After thoroughly reading the advice and best practices for making multiple-choice text games in ChoiceScript, I wrote my first chunk of story - not the beginning chunk, but one that might happen toward the early middle of the game. I learned a lot about how to set up choices and communicate with players, but am still unsure about the overall structure. I want the player to have autonomy, and am considering a non-linear mission system that allows players to spend and gather resources between missions. I’m not sure if non-linear missions is worth the added complexity, but at the very least a shopping hub will give a sense of progression and choice.
As far as communicating with the player, there are some options available to me that are unique to stories about computer hacking. One potential I see is the parallel between the player/reader and the protagonist. Since the protagonist is reading text off a screen too, I can deliver important snippets to the player by adjusting the style like so:
ACQUIRING ACCESS CODES...
So while I need to explain things that are happening in the real world to the player, I can give them a wall of all-caps text and they know that it’s from the computer. This allows me to use potentially cryptic terms and leave it to the player’s instincts to choose what to do next in certain circumstances, which fits with the game’s feel of being a hacker shooting from the hip. The other nice thing this allows me to do is use text input fields in a hackish way - ask for a user login to get the player’s desired name, or have some secret options require a password to progress. Maybe one of the early missions requires you to input a password this way to acquaint you with the mechanic, but it’s hidden behind an obvious search option like “Look under the keyboard.” Later only non-essential rewards would be hidden behind password gates - almost like an ARG - that would ideally reward the player for paying attention to the story and getting to know how certain characters think.
This brings me to the question of what stats a hacker should have. It may be interesting to have a race against the clock as corporations tighten their security, in which case some sort of time variables will be necessary. Health indicators might be required for tracking status of the player as they are worn down mentally and physically from late hours engaging in cyber-struggles that could leave them destitute. There should clearly be money involved so the player can feel like they’re making progress on a personal level as well as with the overall story. Some other variables I’m toying with are in this example stat screen:
So maybe security systems are not only trying to force you out by attacking your mind, but also trying to pinpoint where you are in the real world. On hacking runs, you might have to budget your actions since each one will increase your Heat a little bit based on how risky each option is. If your heat is too high, there might be real-world retaliation from the corporations you’re hacking - draining your bank account, throwing your personal contacts in jail, or raiding your den.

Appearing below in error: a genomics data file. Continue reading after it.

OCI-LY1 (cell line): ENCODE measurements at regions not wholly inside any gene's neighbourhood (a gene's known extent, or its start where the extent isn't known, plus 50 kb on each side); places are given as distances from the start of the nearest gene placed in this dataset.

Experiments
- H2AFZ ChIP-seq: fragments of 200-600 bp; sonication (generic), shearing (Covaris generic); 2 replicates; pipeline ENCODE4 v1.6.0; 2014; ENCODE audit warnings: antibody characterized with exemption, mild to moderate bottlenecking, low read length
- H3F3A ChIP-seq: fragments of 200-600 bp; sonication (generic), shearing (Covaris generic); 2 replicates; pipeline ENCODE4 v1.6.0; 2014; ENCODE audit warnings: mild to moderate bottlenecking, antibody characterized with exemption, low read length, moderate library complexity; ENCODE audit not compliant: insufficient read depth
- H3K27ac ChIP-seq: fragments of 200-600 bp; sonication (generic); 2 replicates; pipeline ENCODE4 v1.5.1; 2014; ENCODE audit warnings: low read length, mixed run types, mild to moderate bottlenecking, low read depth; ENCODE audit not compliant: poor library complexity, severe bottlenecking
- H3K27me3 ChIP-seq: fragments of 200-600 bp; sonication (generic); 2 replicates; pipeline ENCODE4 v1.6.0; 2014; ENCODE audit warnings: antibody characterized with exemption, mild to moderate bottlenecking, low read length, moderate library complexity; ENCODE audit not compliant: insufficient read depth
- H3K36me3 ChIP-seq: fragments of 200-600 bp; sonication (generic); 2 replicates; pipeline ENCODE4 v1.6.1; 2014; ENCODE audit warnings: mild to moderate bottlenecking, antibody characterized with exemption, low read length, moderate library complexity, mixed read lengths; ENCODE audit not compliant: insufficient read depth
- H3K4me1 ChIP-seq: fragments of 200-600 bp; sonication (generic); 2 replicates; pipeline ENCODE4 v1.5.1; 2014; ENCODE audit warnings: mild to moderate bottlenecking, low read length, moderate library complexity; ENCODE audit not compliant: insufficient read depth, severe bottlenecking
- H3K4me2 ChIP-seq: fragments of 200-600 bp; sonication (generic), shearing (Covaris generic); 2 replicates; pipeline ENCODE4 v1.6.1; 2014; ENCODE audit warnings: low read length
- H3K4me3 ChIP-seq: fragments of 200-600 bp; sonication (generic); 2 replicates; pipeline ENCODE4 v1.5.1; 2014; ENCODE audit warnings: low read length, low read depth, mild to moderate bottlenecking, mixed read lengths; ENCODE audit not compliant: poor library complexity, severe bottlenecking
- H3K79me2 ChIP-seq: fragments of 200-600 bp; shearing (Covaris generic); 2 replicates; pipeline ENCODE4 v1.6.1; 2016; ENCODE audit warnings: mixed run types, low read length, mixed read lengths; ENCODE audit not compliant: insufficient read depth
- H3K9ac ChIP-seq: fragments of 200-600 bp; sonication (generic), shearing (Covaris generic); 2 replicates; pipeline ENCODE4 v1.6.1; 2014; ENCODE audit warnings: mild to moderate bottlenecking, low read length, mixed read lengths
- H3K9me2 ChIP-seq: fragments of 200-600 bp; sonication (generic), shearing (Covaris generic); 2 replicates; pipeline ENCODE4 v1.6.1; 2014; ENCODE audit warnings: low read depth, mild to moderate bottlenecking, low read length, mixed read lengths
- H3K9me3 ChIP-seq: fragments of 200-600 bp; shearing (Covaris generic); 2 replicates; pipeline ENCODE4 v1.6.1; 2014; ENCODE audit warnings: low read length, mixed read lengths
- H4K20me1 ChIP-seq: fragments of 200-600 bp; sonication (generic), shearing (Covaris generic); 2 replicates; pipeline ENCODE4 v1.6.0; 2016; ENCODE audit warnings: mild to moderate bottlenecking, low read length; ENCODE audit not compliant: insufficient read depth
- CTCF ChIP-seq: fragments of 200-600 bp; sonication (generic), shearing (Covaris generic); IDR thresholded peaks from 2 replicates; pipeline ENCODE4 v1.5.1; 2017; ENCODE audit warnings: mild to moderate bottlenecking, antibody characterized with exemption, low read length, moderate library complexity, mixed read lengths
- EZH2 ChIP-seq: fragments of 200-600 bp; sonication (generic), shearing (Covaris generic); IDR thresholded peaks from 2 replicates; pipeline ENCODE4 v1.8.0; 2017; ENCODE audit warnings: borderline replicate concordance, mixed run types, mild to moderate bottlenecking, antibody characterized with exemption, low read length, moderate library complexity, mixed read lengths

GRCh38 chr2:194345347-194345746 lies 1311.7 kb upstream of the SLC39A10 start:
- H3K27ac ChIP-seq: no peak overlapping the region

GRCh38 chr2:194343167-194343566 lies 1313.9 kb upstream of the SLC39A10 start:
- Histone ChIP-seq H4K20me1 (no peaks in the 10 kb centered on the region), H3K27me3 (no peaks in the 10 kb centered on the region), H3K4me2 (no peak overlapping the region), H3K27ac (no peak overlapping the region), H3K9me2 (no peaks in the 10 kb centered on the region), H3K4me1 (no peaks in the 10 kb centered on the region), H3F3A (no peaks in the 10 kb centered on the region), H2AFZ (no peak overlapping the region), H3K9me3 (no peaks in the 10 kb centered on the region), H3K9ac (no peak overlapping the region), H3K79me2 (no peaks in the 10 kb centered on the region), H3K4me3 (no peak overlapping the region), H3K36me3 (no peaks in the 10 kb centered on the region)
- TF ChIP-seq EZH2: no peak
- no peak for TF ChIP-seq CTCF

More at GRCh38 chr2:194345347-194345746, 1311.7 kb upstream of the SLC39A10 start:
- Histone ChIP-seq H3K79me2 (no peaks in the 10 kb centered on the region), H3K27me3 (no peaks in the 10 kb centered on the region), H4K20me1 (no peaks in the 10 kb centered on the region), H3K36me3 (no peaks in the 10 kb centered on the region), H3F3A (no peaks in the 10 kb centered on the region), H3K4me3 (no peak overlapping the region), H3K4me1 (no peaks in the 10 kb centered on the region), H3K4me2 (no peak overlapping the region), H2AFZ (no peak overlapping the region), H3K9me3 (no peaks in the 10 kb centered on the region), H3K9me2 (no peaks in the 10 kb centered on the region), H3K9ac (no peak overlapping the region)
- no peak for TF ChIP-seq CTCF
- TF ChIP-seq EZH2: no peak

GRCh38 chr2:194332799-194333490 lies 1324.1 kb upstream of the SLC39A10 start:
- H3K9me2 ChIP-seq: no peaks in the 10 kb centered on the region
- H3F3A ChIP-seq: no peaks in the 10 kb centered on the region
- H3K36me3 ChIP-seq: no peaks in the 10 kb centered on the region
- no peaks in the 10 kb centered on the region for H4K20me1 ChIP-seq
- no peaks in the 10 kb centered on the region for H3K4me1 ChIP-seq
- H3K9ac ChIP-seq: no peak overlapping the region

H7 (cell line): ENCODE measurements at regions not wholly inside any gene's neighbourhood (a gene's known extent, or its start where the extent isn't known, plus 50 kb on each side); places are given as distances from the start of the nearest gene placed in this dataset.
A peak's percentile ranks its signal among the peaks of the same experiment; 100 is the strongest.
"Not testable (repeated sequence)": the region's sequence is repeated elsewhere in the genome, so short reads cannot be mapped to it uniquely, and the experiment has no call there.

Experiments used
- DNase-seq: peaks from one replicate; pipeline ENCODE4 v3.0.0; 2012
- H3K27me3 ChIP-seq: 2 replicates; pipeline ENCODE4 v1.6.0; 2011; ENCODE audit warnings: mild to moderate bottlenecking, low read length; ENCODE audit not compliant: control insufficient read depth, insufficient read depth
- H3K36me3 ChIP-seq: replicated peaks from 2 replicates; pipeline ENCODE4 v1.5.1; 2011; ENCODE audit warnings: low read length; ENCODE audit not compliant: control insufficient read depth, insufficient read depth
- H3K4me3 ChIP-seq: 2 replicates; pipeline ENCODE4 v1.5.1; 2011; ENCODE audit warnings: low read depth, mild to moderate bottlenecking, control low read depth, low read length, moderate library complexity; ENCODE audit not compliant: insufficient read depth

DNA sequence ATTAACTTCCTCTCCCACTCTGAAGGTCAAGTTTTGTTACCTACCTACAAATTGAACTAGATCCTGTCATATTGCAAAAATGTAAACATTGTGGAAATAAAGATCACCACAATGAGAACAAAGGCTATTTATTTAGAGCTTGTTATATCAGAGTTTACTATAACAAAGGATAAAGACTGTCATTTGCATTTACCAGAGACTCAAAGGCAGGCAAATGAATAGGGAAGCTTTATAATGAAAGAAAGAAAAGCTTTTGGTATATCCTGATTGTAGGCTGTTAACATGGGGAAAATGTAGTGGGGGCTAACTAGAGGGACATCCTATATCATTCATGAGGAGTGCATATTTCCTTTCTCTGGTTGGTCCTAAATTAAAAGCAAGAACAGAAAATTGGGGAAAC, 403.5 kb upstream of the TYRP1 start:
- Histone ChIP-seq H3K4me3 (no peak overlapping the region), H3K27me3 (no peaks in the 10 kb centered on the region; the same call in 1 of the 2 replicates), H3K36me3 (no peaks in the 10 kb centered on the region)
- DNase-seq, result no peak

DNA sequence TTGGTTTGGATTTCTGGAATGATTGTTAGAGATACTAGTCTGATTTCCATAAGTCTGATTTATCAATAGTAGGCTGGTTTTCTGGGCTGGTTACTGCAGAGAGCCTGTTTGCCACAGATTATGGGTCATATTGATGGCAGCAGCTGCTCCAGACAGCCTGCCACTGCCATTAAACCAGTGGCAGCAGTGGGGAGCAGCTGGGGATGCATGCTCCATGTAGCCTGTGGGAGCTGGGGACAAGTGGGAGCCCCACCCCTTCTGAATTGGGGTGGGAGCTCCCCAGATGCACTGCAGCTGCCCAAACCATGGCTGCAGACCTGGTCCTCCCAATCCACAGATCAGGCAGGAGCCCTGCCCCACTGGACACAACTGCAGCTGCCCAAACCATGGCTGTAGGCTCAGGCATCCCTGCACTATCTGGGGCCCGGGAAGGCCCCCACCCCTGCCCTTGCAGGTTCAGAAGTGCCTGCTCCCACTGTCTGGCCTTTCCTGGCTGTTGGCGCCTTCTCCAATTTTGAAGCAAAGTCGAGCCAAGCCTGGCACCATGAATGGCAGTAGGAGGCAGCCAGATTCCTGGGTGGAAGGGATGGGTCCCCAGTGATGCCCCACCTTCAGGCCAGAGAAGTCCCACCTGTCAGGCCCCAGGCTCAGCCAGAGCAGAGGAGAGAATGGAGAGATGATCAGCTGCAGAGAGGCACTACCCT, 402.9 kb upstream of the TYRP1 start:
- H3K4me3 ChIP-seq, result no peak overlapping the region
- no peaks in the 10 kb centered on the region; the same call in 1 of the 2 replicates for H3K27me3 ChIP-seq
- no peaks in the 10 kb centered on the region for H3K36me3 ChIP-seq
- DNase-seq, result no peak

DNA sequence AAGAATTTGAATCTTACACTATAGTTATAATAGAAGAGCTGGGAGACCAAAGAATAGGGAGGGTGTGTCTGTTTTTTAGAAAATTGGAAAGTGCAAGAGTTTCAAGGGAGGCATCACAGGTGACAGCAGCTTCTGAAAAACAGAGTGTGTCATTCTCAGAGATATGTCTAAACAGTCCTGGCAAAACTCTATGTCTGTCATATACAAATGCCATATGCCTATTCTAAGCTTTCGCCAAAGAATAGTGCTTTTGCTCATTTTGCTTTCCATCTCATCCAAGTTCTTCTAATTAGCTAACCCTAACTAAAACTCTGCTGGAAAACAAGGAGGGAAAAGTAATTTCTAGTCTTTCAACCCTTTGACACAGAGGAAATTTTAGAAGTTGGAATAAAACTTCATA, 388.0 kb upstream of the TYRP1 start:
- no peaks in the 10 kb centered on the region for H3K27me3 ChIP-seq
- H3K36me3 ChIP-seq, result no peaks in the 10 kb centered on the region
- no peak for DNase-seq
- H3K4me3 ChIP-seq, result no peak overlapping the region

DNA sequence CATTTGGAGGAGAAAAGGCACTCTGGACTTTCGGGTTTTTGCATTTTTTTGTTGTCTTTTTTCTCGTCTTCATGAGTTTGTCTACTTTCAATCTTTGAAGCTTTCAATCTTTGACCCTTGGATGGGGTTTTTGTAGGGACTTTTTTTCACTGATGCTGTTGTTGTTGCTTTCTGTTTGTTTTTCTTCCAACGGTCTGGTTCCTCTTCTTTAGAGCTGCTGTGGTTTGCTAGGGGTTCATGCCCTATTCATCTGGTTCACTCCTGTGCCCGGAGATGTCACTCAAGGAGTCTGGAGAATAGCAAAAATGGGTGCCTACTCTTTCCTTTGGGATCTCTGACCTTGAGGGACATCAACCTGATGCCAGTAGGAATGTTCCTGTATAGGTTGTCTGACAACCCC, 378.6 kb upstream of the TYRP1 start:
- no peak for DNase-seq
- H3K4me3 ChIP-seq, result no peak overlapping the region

Then there’s the question of Style for your protagonist. This could affect how effective you are at various hacking tactics and real-world negotiations with corporate insiders or black-market tech dealers. In order to not burden the player with too much jargon, I also thought it would be good to generalize hacking into Tricks - security exploits that will give special access to data, but can only be used once since security systems will easily adapt. The player has to choose how best to use them.
Other possible elements would be some sort of resistance to corporate tracing attempts, and number of Surges you have left - energy drinks that will improve your psyche at the cost of physical health.
So the player has credits, but how do they spend them? One way to do this would be to give an A, B, C, or D choice at the end of the mission with a vague clue about how much money the player has. For example, “You earned a lot of credits from that last run, would you like to use them to improve your equipment, stock up on energy drinks, or learn more tricks of the trade?” After the player chooses, the money is gone. The other way would be to treat it like a traditional storefront. The player has an explicit quantity of money, and the game presents a sort of loop that the player goes through to choose what to buy.
Loops like this are interesting in that they can’t be easily replicated in paper game books, but might feel a little too “gamey” for the average player... This might be no big deal since the players who choose to play a hacking game might also be comfortable with shops, but it’s still a concern. Also, what if loops like this happen in a story? In my example mission, there is a moment where the player has to balance risk and reward by choosing when to stop an account syphon.
Staying longer will increase your rewards, but also allow the security system to wear down your psyche and trace your location.
From a game perspective I find this moment cranks up tension and lets the player feel in control of their situation, but from a story viewpoint the repeated description text is a little jarring.
As I continue to write this story and get a better feel of how the world works, I’ll share what difficulties I’m running into and which techniques I’m finding satisfying. Unfortunately, I don’t know how to share a playable version of the story just yet.